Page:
Mergers, Asymmetries and Collusion: Experimental Evidence


  •  We are grateful to Kai-Uwe Kühn, three anonymous referees, and audiences at Bonn University, the FINEXE workshop (Joensuu) and the Royal Economic Society 2007 conference for valuable comments. We are also indebted the Leverhulme Trust for financial support (Research Grant F/07537/S, Merger Analysis in Experimental Markets). An earlier version of the paper was entitled ‘Unilateral and Coordinated Effects of Mergers: Experimental Evidence’.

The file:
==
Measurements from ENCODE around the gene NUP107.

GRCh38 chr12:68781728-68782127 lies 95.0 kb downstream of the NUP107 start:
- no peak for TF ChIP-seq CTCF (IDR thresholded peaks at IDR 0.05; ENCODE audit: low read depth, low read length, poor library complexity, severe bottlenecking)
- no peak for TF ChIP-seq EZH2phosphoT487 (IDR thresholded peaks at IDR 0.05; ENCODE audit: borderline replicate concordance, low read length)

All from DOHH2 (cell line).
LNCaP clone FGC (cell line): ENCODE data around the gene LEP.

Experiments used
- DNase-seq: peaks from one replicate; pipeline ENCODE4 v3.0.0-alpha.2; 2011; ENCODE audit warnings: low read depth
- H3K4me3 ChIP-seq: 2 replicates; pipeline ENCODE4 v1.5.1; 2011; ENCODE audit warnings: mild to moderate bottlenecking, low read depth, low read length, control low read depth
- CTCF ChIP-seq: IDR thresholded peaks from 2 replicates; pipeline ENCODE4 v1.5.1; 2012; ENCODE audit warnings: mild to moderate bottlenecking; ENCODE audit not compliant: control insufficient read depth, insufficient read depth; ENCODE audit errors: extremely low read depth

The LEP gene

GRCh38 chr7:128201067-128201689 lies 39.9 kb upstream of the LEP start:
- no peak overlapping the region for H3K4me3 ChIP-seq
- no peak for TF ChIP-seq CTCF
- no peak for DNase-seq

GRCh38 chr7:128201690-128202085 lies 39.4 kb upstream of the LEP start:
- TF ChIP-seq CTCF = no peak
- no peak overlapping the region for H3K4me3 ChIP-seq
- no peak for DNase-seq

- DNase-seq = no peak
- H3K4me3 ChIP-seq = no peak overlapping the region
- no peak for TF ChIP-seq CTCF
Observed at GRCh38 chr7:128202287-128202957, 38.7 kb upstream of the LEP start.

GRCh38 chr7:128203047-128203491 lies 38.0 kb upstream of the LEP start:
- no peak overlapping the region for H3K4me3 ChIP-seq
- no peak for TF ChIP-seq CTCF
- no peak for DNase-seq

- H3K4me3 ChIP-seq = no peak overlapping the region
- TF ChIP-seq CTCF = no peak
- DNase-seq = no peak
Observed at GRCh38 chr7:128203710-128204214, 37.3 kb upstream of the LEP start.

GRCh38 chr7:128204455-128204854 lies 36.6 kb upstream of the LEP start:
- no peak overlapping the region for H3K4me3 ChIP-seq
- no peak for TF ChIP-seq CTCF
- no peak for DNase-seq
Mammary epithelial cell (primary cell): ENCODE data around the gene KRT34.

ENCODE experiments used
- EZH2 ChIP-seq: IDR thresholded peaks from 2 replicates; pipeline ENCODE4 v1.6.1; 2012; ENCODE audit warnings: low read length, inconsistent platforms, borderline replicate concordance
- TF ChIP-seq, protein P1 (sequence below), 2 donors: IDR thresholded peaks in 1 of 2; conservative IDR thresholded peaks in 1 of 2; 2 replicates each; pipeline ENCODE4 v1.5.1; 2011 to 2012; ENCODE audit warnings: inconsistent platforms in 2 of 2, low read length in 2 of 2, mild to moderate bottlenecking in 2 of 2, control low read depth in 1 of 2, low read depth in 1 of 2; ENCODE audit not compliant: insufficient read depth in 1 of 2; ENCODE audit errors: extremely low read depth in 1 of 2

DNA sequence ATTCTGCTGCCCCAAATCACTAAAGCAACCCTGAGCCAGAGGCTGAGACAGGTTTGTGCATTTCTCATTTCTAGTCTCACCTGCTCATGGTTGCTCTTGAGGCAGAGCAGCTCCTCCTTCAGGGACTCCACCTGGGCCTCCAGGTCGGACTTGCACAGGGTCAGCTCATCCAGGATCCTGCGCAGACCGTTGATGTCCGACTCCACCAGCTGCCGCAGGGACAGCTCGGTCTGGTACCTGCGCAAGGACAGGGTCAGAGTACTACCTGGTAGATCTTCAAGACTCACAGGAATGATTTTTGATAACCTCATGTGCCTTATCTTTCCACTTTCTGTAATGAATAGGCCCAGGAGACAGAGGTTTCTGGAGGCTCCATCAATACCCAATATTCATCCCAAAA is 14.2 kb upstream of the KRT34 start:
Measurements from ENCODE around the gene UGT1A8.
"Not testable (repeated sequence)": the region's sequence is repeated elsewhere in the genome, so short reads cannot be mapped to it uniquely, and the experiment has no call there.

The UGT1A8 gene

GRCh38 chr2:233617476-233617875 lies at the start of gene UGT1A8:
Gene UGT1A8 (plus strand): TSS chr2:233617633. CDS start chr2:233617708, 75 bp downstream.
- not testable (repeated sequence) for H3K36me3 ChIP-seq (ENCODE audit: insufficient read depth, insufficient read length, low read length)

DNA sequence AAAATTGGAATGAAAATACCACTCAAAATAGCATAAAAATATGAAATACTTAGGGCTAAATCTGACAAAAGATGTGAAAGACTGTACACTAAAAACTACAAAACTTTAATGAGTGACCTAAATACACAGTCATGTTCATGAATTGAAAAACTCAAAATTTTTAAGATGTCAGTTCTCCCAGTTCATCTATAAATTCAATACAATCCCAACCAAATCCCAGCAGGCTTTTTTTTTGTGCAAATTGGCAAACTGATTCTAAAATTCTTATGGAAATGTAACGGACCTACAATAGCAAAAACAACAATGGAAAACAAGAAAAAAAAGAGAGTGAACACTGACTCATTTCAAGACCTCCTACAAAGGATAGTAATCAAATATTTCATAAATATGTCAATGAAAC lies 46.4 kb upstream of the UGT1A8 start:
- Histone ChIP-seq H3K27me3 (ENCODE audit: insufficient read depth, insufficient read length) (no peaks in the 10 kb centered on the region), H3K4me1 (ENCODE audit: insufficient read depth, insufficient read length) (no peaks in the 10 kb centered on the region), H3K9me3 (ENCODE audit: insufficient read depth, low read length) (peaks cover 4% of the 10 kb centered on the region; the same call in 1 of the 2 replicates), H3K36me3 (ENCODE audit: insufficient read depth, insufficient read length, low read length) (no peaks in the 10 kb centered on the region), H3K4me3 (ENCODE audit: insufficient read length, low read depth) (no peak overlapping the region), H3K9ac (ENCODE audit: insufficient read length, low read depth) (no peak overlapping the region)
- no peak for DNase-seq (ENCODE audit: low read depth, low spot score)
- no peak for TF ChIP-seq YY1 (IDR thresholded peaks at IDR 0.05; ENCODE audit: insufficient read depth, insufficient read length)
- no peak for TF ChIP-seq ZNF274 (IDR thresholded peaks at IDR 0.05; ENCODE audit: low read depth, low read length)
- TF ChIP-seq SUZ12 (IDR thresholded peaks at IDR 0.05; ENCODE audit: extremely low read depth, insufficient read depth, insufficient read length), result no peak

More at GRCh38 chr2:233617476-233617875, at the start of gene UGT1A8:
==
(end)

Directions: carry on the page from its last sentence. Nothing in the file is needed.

We analyse the impact of mergers in experimental Bertrand-Edgeworth oligopolies. Treatment variables are the number of firms (two, three) and the distribution of industry capacity (symmetric, asymmetric). Consistent with a dynamic collusion model, we find that, even though they are more concentrated, asymmetric markets exhibit lower prices than symmetric markets with the same number of firms. Consistent with the static Nash prediction, duopolies charge higher prices than triopolies when we control for (a)symmetry. The overall impact of a merger (which comprises both fewer firms and an asymmetry) is anti-competitive but the price increase is not significant.